For the first time, data from electronic tags attached to marine animals will be incorporated into the U.S. Integrated Ocean Observing System (IOOS®), a NOAA-led national partnership committed to enhance our ability to collect, deliver, and use ocean information.
According to NOAA, the data will help scientists better understand how marine animals move with the flow of tides and currents and provide insight into how they may alter their behavior or migration patterns in response to climate change.
“The vastness of the ocean limits our ability to observe,” said Barbara Block, Prothro professor of marine sciences at Stanford University. “This technology is leading to profound advancements in our understanding of these animals and how they interact with the ocean. This knowledge translates to a better understanding of our planet and emerging issues on climate change.”
Scientists began widely using marine animal tagging technology in the 1990’s on tuna, sharks, sea turtles, seals, whales, salmon, squid and crustaceans, among others. Sensors track the animals over long distances for multiple years, collecting valuable data below the surface from remote and difficult to reach environments where conventional oceanographic sensing techniques are technically or economically unfeasible.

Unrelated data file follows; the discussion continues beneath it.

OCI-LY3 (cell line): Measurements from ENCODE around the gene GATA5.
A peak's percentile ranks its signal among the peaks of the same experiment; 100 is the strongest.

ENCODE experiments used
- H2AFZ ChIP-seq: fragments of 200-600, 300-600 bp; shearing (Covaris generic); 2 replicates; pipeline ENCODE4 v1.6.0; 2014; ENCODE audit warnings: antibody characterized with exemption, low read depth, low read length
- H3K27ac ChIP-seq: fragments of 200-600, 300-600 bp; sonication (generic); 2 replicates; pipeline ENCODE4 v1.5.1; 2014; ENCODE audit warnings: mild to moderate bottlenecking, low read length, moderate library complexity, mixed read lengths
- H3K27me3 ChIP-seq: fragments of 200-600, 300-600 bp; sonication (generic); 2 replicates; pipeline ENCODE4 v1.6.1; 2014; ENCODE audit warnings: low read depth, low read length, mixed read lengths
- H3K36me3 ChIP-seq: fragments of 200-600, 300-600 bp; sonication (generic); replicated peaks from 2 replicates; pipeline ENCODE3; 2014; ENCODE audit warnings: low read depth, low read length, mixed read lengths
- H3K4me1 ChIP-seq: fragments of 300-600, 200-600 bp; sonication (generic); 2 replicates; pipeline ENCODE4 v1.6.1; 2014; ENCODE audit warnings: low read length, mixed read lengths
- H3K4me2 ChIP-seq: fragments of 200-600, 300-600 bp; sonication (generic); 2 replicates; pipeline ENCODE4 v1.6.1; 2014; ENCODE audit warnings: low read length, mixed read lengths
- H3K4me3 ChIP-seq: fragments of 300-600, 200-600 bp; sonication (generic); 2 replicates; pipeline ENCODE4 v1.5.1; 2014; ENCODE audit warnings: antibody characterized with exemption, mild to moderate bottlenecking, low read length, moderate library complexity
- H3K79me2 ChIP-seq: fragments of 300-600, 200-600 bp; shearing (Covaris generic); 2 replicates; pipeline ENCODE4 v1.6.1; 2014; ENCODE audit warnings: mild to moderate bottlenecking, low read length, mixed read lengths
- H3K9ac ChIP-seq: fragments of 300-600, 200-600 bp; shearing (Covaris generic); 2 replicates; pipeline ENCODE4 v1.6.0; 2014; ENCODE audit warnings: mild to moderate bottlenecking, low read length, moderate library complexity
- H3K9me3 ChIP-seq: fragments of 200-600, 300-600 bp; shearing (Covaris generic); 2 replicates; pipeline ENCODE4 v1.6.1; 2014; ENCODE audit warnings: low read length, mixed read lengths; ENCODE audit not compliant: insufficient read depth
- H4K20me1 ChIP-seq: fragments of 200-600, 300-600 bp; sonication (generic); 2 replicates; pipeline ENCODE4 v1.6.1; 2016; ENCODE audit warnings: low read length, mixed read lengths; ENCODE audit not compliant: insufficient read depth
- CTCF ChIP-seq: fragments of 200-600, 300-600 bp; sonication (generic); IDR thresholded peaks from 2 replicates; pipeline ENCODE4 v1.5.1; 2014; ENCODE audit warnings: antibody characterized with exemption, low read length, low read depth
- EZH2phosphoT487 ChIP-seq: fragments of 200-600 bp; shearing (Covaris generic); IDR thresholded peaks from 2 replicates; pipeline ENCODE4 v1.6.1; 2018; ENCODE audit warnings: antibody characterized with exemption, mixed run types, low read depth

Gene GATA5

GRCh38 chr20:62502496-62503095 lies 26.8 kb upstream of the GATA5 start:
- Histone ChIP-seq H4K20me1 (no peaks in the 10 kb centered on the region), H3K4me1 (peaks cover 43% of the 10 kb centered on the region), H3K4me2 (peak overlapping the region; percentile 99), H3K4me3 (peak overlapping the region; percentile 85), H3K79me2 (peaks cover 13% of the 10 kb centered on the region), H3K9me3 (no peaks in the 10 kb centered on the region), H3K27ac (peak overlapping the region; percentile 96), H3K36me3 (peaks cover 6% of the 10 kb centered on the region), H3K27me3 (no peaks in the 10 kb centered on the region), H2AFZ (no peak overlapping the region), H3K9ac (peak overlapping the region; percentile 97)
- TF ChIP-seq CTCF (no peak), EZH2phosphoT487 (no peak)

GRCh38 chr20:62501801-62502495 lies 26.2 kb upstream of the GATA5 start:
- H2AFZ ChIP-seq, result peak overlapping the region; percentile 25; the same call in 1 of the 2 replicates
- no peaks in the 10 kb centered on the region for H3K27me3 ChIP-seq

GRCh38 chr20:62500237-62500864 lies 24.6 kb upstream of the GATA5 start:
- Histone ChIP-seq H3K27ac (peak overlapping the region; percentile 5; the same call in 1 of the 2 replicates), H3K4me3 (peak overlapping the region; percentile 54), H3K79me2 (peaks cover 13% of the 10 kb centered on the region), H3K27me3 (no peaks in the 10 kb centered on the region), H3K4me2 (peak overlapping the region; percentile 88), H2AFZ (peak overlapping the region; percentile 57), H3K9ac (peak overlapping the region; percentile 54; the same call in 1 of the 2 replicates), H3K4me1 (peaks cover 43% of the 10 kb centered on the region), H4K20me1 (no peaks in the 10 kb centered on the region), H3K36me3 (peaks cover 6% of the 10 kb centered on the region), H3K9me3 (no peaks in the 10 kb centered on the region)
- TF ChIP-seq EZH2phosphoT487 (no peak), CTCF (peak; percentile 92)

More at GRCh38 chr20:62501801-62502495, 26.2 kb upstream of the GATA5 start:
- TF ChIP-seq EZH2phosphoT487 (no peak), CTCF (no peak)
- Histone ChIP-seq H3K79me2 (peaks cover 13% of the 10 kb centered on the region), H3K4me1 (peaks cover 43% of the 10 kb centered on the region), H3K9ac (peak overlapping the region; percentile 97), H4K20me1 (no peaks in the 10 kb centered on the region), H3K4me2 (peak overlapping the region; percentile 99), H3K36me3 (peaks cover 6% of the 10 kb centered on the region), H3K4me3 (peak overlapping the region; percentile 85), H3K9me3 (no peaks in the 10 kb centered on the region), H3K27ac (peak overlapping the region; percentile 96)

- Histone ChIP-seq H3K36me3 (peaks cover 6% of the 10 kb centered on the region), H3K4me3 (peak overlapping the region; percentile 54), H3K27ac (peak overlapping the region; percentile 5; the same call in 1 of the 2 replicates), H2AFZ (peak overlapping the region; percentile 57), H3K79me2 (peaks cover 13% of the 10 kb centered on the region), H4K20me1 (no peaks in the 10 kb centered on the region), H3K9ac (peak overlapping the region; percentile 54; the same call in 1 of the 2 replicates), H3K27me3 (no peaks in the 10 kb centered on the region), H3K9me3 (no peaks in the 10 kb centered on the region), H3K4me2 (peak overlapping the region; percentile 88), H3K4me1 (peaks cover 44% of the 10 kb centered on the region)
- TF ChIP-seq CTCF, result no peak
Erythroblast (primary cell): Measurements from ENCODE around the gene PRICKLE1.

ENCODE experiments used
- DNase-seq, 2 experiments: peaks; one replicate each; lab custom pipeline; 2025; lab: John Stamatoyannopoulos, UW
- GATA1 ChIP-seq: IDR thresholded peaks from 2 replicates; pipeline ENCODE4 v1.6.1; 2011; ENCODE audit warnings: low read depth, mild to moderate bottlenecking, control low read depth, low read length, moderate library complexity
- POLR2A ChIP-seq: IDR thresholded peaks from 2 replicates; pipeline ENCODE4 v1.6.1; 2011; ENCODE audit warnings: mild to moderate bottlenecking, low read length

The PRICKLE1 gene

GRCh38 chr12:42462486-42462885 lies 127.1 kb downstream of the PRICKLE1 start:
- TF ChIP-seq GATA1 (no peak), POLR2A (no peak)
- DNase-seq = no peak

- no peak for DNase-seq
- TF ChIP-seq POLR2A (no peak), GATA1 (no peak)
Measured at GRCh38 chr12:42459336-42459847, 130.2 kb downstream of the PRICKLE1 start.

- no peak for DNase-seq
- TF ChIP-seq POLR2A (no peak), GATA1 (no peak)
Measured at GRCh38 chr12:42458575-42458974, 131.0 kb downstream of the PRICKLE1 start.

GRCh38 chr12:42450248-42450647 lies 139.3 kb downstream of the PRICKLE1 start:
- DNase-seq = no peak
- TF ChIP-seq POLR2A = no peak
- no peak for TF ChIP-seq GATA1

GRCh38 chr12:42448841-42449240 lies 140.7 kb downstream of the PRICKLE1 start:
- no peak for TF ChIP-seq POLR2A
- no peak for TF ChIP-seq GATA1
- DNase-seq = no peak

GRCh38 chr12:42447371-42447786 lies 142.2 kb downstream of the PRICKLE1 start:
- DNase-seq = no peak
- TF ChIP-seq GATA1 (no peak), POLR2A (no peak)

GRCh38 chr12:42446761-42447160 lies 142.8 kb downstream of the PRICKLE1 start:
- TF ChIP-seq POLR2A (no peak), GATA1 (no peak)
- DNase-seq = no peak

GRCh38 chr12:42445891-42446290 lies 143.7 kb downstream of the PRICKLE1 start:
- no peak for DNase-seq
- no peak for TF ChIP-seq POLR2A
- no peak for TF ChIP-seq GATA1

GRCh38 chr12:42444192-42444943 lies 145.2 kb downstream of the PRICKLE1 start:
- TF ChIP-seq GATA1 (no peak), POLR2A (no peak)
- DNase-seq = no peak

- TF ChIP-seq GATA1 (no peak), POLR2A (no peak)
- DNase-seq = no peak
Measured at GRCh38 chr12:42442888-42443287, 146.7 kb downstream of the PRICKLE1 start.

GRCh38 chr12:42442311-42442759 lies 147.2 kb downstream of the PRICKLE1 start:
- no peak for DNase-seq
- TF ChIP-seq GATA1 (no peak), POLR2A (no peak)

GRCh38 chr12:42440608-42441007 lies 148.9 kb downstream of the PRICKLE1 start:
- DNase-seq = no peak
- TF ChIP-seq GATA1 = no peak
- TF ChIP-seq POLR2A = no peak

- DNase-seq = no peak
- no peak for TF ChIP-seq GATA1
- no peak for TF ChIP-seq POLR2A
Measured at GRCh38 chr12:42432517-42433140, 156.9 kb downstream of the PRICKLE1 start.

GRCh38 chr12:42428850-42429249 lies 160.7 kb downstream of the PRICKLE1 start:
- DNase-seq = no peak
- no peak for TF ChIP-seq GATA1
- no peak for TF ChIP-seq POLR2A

However, data are collected in different ways for varying applications. A major challenge is to better synchronize the many different tagging programs and improve data sharing to the broader ocean science community.
Churchill Grimes, Ph.D., director of NOAA Fisheries’ Santa Cruz Laboratory and Barbara Block, Prothro professor of marine sciences at Stanford University joined IOOS and other federal, state and academic scientists recently in Santa Cruz, Calif., to establish a framework for integrating biological observations to the IOOS, which is expected to begin as early as this fall.
NOAA defines IOOS as a federal, regional and private-sector partnership working to enhance the ability to collect, deliver and use ocean information. IOOS delivers the data and information needed to increase understanding of oceans and coasts, so that decision-makers can act to improve safety, enhance the economy and protect the environment.
For more information, visit:
U.S. Integrated Ocean Observing System: http://www.ioos.gov